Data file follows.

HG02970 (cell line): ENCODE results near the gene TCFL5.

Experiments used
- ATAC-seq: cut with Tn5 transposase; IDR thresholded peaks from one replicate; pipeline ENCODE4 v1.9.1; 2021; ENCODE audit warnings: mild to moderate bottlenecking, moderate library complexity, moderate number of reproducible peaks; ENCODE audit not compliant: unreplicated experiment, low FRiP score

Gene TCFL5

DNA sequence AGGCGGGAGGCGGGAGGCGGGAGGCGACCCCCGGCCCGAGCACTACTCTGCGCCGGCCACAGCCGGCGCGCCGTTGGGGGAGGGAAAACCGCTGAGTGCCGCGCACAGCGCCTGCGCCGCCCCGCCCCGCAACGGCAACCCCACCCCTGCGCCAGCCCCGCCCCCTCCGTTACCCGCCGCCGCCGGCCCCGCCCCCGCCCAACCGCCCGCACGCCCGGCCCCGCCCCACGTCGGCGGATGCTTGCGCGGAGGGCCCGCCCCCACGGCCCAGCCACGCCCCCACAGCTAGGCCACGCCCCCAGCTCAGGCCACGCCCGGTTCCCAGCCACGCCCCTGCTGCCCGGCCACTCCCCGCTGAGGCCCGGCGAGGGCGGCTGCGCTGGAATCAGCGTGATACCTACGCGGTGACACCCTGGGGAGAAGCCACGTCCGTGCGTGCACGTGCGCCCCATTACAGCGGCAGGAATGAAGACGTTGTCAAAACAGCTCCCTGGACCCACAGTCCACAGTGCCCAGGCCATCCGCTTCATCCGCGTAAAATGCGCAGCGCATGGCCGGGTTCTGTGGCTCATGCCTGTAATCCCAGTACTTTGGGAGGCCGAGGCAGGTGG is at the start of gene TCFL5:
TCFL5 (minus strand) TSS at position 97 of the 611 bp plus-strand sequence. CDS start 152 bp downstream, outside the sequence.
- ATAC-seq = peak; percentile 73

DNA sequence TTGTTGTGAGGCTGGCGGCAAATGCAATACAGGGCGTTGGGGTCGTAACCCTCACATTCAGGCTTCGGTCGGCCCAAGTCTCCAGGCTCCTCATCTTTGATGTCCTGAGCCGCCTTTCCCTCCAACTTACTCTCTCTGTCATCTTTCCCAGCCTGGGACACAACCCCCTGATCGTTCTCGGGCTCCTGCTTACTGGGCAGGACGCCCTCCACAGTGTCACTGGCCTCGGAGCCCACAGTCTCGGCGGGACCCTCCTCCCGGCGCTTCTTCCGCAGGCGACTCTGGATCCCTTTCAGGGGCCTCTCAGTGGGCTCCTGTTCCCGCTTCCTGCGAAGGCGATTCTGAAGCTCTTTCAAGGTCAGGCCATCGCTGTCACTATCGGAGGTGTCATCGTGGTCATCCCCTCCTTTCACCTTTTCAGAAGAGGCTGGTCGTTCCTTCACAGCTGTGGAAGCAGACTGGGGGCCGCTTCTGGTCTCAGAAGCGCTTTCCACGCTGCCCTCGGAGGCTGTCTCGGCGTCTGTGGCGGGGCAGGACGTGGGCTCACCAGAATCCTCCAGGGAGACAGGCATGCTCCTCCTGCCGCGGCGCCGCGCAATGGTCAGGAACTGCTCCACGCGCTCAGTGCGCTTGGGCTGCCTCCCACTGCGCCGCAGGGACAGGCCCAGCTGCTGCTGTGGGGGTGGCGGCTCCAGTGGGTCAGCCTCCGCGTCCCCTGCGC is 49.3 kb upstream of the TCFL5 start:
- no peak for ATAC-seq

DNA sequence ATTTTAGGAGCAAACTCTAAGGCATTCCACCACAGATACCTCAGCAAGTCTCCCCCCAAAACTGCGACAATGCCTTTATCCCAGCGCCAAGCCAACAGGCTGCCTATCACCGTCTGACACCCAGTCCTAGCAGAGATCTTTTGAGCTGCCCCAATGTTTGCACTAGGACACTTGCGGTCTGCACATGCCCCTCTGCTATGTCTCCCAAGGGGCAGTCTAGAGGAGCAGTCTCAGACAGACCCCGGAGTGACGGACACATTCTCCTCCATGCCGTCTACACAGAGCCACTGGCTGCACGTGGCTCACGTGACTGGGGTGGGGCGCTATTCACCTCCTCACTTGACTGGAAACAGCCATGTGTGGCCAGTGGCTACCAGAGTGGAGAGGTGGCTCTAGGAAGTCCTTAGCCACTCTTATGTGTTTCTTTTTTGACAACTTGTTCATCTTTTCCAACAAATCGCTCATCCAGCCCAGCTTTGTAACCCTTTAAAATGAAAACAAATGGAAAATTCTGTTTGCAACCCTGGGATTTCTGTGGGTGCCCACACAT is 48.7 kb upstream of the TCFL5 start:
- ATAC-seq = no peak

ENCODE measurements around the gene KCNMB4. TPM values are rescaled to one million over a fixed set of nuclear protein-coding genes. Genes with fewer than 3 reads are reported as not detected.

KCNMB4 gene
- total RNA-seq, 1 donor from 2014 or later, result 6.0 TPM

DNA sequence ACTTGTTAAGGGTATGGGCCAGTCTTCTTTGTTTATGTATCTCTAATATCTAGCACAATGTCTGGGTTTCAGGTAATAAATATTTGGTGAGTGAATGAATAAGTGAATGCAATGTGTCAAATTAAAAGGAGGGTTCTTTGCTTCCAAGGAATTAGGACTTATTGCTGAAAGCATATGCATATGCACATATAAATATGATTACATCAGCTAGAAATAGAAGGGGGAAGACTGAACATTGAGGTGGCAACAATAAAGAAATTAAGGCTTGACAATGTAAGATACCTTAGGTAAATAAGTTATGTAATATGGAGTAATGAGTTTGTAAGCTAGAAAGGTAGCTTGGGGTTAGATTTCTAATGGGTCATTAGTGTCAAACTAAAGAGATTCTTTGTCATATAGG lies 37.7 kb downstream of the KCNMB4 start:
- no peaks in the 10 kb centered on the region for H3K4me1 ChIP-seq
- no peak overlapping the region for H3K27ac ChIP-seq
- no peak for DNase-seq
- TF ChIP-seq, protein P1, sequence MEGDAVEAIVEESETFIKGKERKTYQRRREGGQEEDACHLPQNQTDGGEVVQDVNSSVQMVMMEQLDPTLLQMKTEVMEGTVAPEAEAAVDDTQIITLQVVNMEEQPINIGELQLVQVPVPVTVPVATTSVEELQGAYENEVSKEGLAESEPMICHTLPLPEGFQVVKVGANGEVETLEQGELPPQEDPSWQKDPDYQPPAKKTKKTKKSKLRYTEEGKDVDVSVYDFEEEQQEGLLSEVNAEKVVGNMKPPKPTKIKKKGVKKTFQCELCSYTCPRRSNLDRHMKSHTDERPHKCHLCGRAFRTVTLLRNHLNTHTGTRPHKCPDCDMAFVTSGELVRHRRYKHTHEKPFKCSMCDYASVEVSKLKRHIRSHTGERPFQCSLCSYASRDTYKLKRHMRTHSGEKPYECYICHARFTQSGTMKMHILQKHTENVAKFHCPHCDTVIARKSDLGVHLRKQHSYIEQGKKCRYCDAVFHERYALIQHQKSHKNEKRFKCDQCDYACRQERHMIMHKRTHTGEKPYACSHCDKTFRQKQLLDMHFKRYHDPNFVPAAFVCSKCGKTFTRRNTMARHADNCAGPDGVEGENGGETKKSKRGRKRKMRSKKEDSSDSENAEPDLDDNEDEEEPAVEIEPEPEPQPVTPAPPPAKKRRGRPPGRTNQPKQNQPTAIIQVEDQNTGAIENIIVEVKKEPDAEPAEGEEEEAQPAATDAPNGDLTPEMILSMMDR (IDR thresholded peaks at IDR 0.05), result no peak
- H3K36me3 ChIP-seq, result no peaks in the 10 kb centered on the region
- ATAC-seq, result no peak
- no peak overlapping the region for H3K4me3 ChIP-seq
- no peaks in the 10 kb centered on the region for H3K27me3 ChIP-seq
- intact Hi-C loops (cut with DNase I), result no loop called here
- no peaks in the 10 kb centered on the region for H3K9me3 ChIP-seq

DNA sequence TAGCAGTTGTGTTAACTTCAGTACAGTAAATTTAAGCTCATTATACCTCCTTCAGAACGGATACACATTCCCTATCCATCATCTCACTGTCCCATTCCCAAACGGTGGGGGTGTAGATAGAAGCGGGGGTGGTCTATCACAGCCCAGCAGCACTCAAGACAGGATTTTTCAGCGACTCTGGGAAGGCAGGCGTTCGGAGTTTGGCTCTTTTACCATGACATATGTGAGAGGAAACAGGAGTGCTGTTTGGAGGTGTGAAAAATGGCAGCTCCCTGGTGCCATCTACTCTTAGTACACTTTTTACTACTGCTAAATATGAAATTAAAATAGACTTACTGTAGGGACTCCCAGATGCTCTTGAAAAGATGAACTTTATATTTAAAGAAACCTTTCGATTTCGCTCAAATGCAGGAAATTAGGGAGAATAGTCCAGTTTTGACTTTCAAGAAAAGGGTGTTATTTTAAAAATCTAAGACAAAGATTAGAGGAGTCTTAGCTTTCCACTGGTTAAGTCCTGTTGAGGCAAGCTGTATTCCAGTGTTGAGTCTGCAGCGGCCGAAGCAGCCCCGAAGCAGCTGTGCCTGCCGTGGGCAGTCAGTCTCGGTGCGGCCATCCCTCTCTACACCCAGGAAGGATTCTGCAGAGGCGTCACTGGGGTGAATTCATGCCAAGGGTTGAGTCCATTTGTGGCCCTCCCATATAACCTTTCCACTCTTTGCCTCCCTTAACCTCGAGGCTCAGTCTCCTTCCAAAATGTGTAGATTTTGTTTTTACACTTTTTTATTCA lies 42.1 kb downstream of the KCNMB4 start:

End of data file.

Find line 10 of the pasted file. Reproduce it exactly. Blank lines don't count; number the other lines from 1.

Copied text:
DNA sequence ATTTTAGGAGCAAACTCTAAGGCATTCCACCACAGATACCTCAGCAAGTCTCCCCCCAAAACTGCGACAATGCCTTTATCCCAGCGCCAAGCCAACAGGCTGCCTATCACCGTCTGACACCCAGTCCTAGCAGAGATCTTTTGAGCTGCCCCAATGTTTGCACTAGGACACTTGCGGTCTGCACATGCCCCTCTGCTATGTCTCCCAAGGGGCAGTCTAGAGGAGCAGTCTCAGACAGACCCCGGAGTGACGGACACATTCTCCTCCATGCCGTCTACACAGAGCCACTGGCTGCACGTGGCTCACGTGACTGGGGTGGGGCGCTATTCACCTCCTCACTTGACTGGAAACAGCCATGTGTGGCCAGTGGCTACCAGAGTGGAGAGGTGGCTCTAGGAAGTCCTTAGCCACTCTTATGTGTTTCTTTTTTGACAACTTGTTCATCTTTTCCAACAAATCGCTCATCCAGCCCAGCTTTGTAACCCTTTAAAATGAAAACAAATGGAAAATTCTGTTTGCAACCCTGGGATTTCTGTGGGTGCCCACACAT is 48.7 kb upstream of the TCFL5 start: